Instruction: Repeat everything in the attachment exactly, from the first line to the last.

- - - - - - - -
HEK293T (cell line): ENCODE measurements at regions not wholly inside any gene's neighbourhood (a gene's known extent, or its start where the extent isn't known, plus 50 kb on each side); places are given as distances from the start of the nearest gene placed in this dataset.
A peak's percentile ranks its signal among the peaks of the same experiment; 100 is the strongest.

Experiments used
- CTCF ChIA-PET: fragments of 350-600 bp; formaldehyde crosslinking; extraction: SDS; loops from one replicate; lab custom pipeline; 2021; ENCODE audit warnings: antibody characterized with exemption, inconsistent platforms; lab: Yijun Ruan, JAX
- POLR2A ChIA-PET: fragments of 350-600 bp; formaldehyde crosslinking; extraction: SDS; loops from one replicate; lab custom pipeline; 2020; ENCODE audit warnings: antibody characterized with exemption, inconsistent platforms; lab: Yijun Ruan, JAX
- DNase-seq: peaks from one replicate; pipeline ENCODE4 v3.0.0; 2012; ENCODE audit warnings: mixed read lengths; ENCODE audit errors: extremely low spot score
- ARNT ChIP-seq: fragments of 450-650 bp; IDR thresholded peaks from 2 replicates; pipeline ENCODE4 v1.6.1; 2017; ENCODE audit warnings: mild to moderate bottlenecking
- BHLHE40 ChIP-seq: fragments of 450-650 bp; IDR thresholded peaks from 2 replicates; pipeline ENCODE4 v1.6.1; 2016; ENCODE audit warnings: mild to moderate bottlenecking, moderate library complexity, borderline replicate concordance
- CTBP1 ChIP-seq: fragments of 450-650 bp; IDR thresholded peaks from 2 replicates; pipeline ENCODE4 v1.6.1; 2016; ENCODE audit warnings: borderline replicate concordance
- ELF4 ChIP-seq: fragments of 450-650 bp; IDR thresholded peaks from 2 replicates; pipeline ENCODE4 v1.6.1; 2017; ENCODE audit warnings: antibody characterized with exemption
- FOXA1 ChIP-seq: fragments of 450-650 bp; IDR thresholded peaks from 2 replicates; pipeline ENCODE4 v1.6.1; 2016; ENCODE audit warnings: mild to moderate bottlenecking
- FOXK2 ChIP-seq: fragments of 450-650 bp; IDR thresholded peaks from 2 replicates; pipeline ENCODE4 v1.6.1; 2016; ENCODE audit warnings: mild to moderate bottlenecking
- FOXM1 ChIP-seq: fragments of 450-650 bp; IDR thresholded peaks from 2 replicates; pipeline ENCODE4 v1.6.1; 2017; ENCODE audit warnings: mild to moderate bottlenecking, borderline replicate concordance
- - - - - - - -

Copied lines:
HEK293T (cell line): ENCODE measurements at regions not wholly inside any gene's neighbourhood (a gene's known extent, or its start where the extent isn't known, plus 50 kb on each side); places are given as distances from the start of the nearest gene placed in this dataset.
A peak's percentile ranks its signal among the peaks of the same experiment; 100 is the strongest.

Experiments used
- CTCF ChIA-PET: fragments of 350-600 bp; formaldehyde crosslinking; extraction: SDS; loops from one replicate; lab custom pipeline; 2021; ENCODE audit warnings: antibody characterized with exemption, inconsistent platforms; lab: Yijun Ruan, JAX
- POLR2A ChIA-PET: fragments of 350-600 bp; formaldehyde crosslinking; extraction: SDS; loops from one replicate; lab custom pipeline; 2020; ENCODE audit warnings: antibody characterized with exemption, inconsistent platforms; lab: Yijun Ruan, JAX
- DNase-seq: peaks from one replicate; pipeline ENCODE4 v3.0.0; 2012; ENCODE audit warnings: mixed read lengths; ENCODE audit errors: extremely low spot score
- ARNT ChIP-seq: fragments of 450-650 bp; IDR thresholded peaks from 2 replicates; pipeline ENCODE4 v1.6.1; 2017; ENCODE audit warnings: mild to moderate bottlenecking
- BHLHE40 ChIP-seq: fragments of 450-650 bp; IDR thresholded peaks from 2 replicates; pipeline ENCODE4 v1.6.1; 2016; ENCODE audit warnings: mild to moderate bottlenecking, moderate library complexity, borderline replicate concordance
- CTBP1 ChIP-seq: fragments of 450-650 bp; IDR thresholded peaks from 2 replicates; pipeline ENCODE4 v1.6.1; 2016; ENCODE audit warnings: borderline replicate concordance
- ELF4 ChIP-seq: fragments of 450-650 bp; IDR thresholded peaks from 2 replicates; pipeline ENCODE4 v1.6.1; 2017; ENCODE audit warnings: antibody characterized with exemption
- FOXA1 ChIP-seq: fragments of 450-650 bp; IDR thresholded peaks from 2 replicates; pipeline ENCODE4 v1.6.1; 2016; ENCODE audit warnings: mild to moderate bottlenecking
- FOXK2 ChIP-seq: fragments of 450-650 bp; IDR thresholded peaks from 2 replicates; pipeline ENCODE4 v1.6.1; 2016; ENCODE audit warnings: mild to moderate bottlenecking
- FOXM1 ChIP-seq: fragments of 450-650 bp; IDR thresholded peaks from 2 replicates; pipeline ENCODE4 v1.6.1; 2017; ENCODE audit warnings: mild to moderate bottlenecking, borderline replicate concordance